Portrait Vs Landscape, this is a question that comes to a photographer’s mind while shooting. It has left me confused in many situations. Should I shoot in Landscape Mode or go for Portrait orientation? The answer to this question is quite simple. It is actually the photographer who decides whether to compose the picture in landscape or portrait orientation. So, you must know the key differences between these two orientations. It will help you to decide which is best for you,Let us see, how shooting in different orientations can affect the perspective of an image.
What is Portrait Orientation?
In simple words, if the height of the image is more than the width of the image, then we will refer to it as a portrait orientation shot.
A 6×4 image (Height x Width) image is an example of a portrait mode shot. The width to height ratio of the image is referred to as the aspect ratio of the image.
Mobile phones and magazines come in portrait orientation. The user can change the orientation to Landscape mode in mobile phones for viewing images shot in landscape mode.
There are no hard and fast rules in photography that a Landscape image must be taken in Landscape orientation. You can do landscape photography on mobile or DSLR/mirrorless camera in Portrait mode also.
The image above of the long-tailed minivet is a good example for a portrait orientation shot in 3:2 aspect ratio.
What is Landscape Orientation?
If the width of the image is more than the height of the image, then we will refer to it as a landscape orientation shot.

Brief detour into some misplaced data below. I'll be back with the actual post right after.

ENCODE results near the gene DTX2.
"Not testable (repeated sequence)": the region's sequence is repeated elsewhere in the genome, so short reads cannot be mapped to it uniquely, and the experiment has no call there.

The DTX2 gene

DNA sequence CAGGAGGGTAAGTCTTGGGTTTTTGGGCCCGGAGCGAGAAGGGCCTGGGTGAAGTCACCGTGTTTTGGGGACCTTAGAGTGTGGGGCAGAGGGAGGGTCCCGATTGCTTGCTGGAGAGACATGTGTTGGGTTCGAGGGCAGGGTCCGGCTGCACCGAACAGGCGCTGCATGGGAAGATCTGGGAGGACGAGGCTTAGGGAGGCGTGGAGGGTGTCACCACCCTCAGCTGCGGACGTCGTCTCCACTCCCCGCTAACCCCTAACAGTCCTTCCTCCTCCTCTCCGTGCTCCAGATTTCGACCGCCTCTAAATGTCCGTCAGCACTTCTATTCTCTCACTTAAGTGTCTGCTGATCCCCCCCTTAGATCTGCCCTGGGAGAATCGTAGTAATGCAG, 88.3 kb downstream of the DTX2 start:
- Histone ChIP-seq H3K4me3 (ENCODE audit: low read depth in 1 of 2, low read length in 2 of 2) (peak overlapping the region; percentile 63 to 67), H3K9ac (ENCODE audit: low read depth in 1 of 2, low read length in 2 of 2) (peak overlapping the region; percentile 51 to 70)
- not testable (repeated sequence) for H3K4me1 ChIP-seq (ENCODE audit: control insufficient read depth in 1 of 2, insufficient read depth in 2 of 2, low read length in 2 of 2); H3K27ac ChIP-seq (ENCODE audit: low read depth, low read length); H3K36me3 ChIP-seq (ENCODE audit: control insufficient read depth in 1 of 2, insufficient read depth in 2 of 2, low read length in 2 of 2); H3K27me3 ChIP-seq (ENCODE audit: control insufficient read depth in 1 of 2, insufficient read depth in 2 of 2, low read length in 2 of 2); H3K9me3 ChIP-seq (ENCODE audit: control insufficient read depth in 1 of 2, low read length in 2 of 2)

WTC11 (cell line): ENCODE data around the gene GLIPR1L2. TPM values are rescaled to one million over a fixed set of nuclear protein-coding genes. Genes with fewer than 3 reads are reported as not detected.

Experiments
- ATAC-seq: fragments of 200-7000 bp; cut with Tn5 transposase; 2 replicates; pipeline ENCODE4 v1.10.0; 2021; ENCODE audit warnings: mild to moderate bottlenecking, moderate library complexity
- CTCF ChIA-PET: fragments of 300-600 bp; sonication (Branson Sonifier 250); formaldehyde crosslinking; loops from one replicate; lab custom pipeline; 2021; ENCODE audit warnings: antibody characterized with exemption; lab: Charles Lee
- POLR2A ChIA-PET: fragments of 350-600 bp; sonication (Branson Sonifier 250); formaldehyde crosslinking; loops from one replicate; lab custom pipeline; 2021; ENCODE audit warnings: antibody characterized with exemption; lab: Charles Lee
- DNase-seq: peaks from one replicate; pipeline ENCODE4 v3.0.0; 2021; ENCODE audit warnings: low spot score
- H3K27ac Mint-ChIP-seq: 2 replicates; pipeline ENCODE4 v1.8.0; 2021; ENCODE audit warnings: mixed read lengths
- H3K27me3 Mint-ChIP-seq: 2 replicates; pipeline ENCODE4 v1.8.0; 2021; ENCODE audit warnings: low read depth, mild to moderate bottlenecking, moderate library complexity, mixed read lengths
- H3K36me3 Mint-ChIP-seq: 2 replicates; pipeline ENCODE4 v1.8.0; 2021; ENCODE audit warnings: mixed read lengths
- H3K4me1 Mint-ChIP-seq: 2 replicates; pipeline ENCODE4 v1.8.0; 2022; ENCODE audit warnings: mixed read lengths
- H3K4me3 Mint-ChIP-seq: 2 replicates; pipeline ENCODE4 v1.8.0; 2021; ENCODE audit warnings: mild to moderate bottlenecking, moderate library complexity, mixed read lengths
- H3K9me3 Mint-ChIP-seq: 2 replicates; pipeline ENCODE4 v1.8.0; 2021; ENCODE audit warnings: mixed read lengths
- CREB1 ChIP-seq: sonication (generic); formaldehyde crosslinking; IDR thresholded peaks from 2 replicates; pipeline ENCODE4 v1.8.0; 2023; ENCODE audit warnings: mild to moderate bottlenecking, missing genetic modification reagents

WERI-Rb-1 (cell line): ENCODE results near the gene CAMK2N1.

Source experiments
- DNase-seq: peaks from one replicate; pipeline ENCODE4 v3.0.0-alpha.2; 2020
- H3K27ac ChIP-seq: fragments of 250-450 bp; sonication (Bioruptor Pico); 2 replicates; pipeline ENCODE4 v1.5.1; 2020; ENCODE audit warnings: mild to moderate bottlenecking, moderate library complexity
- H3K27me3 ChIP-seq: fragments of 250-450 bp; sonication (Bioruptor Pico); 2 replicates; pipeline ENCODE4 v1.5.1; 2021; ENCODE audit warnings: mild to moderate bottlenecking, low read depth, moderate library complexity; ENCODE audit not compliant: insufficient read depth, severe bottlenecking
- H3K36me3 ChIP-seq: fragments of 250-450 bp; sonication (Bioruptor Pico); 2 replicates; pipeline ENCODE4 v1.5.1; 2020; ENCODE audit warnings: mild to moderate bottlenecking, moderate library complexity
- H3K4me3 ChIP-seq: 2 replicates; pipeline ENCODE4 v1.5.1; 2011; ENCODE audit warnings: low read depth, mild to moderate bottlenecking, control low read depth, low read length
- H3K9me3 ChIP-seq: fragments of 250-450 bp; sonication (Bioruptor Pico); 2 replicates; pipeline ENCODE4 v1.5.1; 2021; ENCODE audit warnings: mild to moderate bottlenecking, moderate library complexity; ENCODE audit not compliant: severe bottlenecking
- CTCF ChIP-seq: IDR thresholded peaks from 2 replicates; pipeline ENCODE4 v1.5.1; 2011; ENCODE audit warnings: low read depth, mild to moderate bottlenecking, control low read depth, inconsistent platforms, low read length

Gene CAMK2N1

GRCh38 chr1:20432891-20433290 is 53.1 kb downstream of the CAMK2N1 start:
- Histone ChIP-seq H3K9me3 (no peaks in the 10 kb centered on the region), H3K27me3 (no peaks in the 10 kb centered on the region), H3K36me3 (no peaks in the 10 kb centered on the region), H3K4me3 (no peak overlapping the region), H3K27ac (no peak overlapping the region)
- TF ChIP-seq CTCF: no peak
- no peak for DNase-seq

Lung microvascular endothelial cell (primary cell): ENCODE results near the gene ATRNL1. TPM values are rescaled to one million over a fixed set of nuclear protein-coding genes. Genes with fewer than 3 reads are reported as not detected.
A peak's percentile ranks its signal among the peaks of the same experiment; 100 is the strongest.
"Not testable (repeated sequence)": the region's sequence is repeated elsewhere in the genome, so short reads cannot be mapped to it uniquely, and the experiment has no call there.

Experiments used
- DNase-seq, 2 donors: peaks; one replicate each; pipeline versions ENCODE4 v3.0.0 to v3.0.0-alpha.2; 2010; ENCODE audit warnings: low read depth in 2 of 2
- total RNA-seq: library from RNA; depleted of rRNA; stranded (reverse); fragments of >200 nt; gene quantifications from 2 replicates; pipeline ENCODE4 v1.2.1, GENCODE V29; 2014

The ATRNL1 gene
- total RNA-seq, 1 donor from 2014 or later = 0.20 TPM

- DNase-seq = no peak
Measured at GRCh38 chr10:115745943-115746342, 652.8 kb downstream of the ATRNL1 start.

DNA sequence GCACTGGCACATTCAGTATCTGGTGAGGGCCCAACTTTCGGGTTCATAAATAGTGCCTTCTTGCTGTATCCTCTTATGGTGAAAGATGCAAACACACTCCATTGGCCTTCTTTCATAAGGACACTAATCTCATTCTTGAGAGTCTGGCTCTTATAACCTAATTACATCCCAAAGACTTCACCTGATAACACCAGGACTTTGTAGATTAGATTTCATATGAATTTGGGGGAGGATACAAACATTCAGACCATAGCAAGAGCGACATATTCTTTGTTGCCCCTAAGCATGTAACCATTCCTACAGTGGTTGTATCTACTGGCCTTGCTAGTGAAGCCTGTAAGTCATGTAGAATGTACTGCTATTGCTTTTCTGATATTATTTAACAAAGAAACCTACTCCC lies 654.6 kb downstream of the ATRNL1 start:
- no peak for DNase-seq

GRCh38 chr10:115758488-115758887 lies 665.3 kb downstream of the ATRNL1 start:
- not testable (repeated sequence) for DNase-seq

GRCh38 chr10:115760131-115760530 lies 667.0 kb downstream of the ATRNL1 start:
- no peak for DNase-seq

A 2×3 image (Height x Width) is an example of an image in Landscape mode.
By default, all cameras come in Landscape orientation. If you look at the TV or computer then the display comes in Landscape orientation.
The image of the upland pipit bird above is an example for a landscape orientation shot with 2:3 aspect ratio.
Portrait Vs Landscape- Which Orientation to shoot?
If you are shooting for a cover page of magazines or for mobile wallpaper then you should shoot in portrait mode. You can also shoot in landscape mode and later crop the image in post-processing software to convert it into portrait mode.
But this will reduce the image resolution since you are chopping away the image sides. Sometimes, you may not be able to crop it properly with proper image composition since you have already composed the shot for landscape view. I have done this mistake during my initials photography days.
If you are shooting to print and frame images on walls, then you can choose either of the two modes. Shooting in landscape orientation is good for keeping wallpapers on your computer.
There are no hard and fast rules like you should shoot in portrait orientation for portraitures and Landscape orientation for Landscape photography. You can choose any orientation. The selection of orientation is fully dependant on the image composition.
Now, let us have a look at the pictures given below for better clarity in portrait vs landscape orientation in photography. Which one do you think is better?